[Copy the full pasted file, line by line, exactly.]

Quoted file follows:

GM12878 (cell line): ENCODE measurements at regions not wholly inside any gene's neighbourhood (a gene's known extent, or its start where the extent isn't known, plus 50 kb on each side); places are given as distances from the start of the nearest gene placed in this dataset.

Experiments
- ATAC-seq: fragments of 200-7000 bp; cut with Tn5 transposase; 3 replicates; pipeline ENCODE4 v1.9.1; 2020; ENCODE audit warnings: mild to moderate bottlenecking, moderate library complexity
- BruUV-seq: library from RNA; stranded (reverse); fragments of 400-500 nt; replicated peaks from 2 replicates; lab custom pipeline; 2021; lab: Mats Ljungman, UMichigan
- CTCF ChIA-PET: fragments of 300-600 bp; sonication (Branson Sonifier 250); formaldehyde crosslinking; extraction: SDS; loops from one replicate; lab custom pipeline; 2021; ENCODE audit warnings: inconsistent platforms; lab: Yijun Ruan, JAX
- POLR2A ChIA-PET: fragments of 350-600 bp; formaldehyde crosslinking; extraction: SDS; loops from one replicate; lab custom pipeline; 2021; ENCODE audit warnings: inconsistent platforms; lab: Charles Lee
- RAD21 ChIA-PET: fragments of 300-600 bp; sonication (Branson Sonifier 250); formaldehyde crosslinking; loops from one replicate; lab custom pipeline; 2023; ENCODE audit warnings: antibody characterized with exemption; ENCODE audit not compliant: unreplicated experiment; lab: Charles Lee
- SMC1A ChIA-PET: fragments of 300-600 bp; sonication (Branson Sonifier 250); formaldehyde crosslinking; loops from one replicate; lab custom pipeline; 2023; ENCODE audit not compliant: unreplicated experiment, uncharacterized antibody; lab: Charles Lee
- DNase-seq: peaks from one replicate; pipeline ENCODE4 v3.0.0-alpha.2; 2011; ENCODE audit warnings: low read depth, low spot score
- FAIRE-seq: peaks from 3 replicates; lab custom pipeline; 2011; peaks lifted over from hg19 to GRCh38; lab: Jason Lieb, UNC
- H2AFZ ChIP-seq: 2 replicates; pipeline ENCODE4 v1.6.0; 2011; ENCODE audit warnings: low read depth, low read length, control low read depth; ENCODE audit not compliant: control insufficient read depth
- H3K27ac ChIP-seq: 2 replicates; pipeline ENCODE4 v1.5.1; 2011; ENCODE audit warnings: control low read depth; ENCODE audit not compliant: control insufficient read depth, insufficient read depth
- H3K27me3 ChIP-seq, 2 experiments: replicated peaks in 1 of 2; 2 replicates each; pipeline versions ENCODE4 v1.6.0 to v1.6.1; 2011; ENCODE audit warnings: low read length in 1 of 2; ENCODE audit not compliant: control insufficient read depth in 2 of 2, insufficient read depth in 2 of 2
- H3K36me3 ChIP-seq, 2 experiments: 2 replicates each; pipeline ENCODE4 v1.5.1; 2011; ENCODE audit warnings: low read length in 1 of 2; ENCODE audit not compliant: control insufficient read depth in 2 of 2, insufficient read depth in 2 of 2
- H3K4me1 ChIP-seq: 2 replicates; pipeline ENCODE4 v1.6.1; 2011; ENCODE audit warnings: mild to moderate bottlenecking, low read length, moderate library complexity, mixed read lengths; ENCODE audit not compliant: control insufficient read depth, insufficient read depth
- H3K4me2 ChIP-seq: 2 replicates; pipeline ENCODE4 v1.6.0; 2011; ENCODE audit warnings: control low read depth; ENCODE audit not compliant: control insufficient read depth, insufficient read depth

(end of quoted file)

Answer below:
GM12878 (cell line): ENCODE measurements at regions not wholly inside any gene's neighbourhood (a gene's known extent, or its start where the extent isn't known, plus 50 kb on each side); places are given as distances from the start of the nearest gene placed in this dataset.

Experiments
- ATAC-seq: fragments of 200-7000 bp; cut with Tn5 transposase; 3 replicates; pipeline ENCODE4 v1.9.1; 2020; ENCODE audit warnings: mild to moderate bottlenecking, moderate library complexity
- BruUV-seq: library from RNA; stranded (reverse); fragments of 400-500 nt; replicated peaks from 2 replicates; lab custom pipeline; 2021; lab: Mats Ljungman, UMichigan
- CTCF ChIA-PET: fragments of 300-600 bp; sonication (Branson Sonifier 250); formaldehyde crosslinking; extraction: SDS; loops from one replicate; lab custom pipeline; 2021; ENCODE audit warnings: inconsistent platforms; lab: Yijun Ruan, JAX
- POLR2A ChIA-PET: fragments of 350-600 bp; formaldehyde crosslinking; extraction: SDS; loops from one replicate; lab custom pipeline; 2021; ENCODE audit warnings: inconsistent platforms; lab: Charles Lee
- RAD21 ChIA-PET: fragments of 300-600 bp; sonication (Branson Sonifier 250); formaldehyde crosslinking; loops from one replicate; lab custom pipeline; 2023; ENCODE audit warnings: antibody characterized with exemption; ENCODE audit not compliant: unreplicated experiment; lab: Charles Lee
- SMC1A ChIA-PET: fragments of 300-600 bp; sonication (Branson Sonifier 250); formaldehyde crosslinking; loops from one replicate; lab custom pipeline; 2023; ENCODE audit not compliant: unreplicated experiment, uncharacterized antibody; lab: Charles Lee
- DNase-seq: peaks from one replicate; pipeline ENCODE4 v3.0.0-alpha.2; 2011; ENCODE audit warnings: low read depth, low spot score
- FAIRE-seq: peaks from 3 replicates; lab custom pipeline; 2011; peaks lifted over from hg19 to GRCh38; lab: Jason Lieb, UNC
- H2AFZ ChIP-seq: 2 replicates; pipeline ENCODE4 v1.6.0; 2011; ENCODE audit warnings: low read depth, low read length, control low read depth; ENCODE audit not compliant: control insufficient read depth
- H3K27ac ChIP-seq: 2 replicates; pipeline ENCODE4 v1.5.1; 2011; ENCODE audit warnings: control low read depth; ENCODE audit not compliant: control insufficient read depth, insufficient read depth
- H3K27me3 ChIP-seq, 2 experiments: replicated peaks in 1 of 2; 2 replicates each; pipeline versions ENCODE4 v1.6.0 to v1.6.1; 2011; ENCODE audit warnings: low read length in 1 of 2; ENCODE audit not compliant: control insufficient read depth in 2 of 2, insufficient read depth in 2 of 2
- H3K36me3 ChIP-seq, 2 experiments: 2 replicates each; pipeline ENCODE4 v1.5.1; 2011; ENCODE audit warnings: low read length in 1 of 2; ENCODE audit not compliant: control insufficient read depth in 2 of 2, insufficient read depth in 2 of 2
- H3K4me1 ChIP-seq: 2 replicates; pipeline ENCODE4 v1.6.1; 2011; ENCODE audit warnings: mild to moderate bottlenecking, low read length, moderate library complexity, mixed read lengths; ENCODE audit not compliant: control insufficient read depth, insufficient read depth
- H3K4me2 ChIP-seq: 2 replicates; pipeline ENCODE4 v1.6.0; 2011; ENCODE audit warnings: control low read depth; ENCODE audit not compliant: control insufficient read depth, insufficient read depth